An review article in Nature highlights some complex signaling pathway information. The Nature article distinguishes the cellular and molecular differences that characterize different stages of addiction: tolerance, sensitization, and dependence. Along with each of these stages the bodies' response to the drug and subsequent response changes. With current technologies in genomics and proteomics, researchers hope to characterize patterns of gene expression associated with each of the stages of addiction.

Researchers at the Paul Scherrer Institute in Villigen, Switzerland used PET scans to characterize which areas of the brain are associated with "reward processing" in people addicted to smoking and nonsmokers. From these scans they concluded that dopaminergic regions varied between the two groups in response to a reward. From this data they concluded that tobacco used influence the difference in reaction between the groups.

The difference in the region of the brain effected by rewards in those who are addicted and those who are not may be a result of dependence or tolerance of the drug for the euphoric feelings caused by dopamine. Chronic exposure to cocaine, as found in James Bibb's lab, increases the expression of the transcription factor DFosB, and subsequently cyclin-dependent kinase 5 (Cdk5). Overexpression of Cdk5 is believed to result in an altered signal from the D1 dopamine receptors.

An lab in France reports to Nature that the D2 receptor has two isoforms with different protein conformation because of alternative splicing. The isoforms have two separate functions. The D2L isosform is believed to function in postsynaptic sites while the D2S isoform functions as a presynaptic autoreceptor. D2L deficient mice are not affected by haloperidol as control mice and exhibit D2S as an inhibitor for D1 receptor mediated functions. Thus, there is an interface between isoforms of dopamine receptors (or at least D1 and D2) that is involved in dopamine response.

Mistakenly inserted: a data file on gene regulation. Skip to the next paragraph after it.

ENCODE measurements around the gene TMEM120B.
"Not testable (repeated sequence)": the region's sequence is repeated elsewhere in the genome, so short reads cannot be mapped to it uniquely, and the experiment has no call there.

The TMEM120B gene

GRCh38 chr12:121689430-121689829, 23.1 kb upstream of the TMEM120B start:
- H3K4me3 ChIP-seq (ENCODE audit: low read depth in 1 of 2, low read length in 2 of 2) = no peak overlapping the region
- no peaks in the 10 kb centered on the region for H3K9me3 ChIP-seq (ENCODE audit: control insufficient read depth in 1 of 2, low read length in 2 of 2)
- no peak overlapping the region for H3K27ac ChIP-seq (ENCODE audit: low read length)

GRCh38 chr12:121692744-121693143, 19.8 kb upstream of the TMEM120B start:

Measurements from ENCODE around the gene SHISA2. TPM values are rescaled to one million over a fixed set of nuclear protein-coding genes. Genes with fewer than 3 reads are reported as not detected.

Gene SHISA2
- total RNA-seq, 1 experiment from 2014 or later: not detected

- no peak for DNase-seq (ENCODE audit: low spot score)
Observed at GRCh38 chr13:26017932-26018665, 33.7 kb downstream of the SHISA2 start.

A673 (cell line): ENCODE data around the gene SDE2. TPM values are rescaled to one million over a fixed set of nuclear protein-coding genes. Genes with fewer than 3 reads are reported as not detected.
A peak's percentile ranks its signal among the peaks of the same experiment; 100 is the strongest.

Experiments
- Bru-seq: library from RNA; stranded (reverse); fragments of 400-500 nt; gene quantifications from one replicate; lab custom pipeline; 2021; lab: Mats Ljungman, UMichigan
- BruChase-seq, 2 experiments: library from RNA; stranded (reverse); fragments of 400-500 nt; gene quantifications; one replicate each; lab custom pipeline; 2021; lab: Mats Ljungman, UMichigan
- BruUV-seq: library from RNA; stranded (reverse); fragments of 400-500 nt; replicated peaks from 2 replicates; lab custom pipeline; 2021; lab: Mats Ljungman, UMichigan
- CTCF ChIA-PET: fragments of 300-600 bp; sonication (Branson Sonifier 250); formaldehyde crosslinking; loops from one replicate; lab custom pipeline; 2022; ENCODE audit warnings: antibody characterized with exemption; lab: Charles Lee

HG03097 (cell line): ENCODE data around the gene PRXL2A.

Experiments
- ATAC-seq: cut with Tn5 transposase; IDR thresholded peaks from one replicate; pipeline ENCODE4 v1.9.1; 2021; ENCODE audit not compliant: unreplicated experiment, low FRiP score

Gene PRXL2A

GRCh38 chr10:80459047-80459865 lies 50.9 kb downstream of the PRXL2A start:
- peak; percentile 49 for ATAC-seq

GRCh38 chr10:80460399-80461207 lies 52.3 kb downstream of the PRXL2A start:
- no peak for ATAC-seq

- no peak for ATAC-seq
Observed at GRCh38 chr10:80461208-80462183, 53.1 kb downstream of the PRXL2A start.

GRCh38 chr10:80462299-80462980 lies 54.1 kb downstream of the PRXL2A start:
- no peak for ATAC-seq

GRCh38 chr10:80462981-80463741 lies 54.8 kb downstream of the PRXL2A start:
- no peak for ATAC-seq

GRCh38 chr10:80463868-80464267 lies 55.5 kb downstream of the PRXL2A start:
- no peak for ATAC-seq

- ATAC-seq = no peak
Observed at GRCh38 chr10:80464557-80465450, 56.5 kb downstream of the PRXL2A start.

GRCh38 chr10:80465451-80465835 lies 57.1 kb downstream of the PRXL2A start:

Both the D1 and D2 receptors have been implicated in drug sensitization. A lab at the Nation Public Health Institute concluded that conditioning with methylphenidate (psychostimulant) or D1-antagoinist SCH23390 or D2-antagoinist raclopride prevent reward property sensitization.

Once dopamine binds to a dopamine receptor a signal cascade in the cell ensues producing the euphoric feeling. The signal cascade is composed of protein receptors such as G-protein-coupled receptors. This G-protein-coupled receptors are implicated in receptor desensitization. With repeated exposure to drugs that enhance dopamine production it is possible that these G-protein receptors uncouple through receptor internalization.

The amount of dopamine present in synapse space is affected by dopamine intake into the pre and post synaptic space and dopamine degradation. Different molecules are involved in these processes. Hotlzmann found that GBR 12909 is a molecule that counters the normal effects of cocaine and methamphetamines at nerve terminals and thus may provide a treatment against addiction by limiting the drugs effects.

Thus, it is apparent that understanding the role of dopamine and its receptors is important to understanding and treating addiction, but this endeavor is not as clear cut as it first appears.

*NCBI Locus Link: DRD2 -dopamine receptor D2 - locusID 1813